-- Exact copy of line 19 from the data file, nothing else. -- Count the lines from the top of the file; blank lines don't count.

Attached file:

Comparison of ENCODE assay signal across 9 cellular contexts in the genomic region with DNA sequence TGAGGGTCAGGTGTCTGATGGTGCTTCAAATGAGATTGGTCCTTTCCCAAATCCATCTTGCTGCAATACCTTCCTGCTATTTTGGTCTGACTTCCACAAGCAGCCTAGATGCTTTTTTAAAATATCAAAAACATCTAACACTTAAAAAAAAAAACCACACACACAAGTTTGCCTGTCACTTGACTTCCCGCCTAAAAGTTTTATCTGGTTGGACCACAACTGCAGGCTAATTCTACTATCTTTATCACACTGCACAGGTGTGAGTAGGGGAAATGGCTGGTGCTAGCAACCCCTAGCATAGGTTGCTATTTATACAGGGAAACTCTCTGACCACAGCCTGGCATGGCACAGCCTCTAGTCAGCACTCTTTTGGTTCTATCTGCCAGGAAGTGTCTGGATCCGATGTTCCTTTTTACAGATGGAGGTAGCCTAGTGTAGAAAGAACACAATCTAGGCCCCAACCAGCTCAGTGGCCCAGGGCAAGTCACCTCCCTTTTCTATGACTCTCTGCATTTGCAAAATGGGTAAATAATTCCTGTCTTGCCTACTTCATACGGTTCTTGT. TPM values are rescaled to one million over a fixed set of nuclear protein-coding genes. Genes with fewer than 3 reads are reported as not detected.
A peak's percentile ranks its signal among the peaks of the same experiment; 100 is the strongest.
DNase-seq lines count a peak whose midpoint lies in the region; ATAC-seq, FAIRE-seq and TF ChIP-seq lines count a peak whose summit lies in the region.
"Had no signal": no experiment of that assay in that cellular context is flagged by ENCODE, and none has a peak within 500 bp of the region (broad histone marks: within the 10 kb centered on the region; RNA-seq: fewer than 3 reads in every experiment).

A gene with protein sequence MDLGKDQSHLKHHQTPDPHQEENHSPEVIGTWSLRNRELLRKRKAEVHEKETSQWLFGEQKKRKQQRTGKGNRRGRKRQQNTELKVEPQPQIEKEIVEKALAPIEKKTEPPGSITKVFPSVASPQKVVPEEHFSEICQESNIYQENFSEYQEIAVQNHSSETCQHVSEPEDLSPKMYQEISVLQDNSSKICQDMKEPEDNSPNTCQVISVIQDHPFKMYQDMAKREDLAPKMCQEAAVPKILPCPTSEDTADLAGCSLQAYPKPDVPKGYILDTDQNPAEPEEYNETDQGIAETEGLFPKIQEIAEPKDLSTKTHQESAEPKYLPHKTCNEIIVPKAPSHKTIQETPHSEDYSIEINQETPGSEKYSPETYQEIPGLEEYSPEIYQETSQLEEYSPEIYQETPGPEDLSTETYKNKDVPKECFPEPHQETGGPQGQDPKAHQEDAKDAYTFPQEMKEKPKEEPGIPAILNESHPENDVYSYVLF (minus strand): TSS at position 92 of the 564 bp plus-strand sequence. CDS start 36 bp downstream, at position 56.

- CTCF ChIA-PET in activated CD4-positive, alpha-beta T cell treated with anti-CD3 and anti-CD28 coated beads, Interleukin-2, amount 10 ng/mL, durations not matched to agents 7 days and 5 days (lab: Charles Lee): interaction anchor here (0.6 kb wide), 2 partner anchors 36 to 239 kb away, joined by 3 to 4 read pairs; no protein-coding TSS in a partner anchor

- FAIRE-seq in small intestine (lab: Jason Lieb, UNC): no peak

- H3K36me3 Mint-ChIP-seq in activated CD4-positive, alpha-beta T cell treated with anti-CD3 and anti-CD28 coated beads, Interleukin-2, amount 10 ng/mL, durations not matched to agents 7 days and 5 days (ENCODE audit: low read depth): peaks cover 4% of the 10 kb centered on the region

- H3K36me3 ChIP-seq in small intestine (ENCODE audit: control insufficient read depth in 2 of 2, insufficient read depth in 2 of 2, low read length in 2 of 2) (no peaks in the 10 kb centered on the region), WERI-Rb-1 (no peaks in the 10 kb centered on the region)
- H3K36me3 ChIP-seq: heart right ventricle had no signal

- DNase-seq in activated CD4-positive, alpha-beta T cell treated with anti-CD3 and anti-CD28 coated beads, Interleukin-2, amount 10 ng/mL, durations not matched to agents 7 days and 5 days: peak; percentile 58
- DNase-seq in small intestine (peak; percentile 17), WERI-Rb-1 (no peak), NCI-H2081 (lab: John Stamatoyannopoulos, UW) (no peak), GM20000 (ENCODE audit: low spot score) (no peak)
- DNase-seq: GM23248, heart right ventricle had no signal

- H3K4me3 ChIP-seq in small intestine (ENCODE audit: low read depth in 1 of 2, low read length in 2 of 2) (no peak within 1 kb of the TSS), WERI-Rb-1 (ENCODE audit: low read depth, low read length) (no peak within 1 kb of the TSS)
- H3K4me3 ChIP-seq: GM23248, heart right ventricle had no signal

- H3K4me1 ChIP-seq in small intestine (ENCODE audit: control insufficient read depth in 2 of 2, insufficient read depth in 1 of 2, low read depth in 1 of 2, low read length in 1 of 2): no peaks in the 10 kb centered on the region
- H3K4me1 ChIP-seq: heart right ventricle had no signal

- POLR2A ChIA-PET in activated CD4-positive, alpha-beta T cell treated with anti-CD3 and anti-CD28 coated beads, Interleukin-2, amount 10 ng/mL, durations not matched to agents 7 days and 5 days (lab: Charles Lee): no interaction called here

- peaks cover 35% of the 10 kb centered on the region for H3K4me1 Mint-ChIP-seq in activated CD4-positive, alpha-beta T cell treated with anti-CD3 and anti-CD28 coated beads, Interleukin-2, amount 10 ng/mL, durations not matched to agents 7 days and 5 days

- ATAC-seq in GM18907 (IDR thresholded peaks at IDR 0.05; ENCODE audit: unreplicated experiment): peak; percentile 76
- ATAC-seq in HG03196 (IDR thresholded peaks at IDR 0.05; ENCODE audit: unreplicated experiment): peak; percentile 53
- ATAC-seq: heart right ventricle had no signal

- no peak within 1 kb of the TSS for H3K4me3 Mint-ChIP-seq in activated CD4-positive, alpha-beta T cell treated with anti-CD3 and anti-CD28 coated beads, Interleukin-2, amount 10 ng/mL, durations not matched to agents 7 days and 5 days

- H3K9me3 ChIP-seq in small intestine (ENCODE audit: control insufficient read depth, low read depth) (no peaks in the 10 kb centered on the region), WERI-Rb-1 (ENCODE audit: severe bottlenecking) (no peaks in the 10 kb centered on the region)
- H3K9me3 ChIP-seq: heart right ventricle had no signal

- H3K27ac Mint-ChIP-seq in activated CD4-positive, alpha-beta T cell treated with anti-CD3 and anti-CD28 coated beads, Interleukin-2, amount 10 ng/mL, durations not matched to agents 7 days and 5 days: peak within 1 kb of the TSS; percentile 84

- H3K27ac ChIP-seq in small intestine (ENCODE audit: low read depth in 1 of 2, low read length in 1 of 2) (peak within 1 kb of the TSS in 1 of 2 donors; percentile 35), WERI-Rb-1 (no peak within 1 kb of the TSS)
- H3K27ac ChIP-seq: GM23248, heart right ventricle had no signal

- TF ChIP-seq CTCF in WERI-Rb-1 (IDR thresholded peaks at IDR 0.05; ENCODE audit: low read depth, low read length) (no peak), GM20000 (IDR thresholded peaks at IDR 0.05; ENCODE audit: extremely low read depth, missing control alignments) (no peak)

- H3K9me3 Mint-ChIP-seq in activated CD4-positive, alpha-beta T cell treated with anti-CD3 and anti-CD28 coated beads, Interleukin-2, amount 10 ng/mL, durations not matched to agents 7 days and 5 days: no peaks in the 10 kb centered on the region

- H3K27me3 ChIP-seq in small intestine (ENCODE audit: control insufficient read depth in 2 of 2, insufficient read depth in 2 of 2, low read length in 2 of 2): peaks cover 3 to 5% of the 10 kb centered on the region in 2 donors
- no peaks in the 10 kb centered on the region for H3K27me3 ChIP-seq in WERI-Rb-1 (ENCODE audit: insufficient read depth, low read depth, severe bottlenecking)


- peaks cover 35% of the 10 kb centered on the region for H3K4me1 Mint-ChIP-seq in activated CD4-positive, alpha-beta T cell treated with anti-CD3 and anti-CD28 coated beads, Interleukin-2, amount 10 ng/mL, durations not matched to agents 7 days and 5 days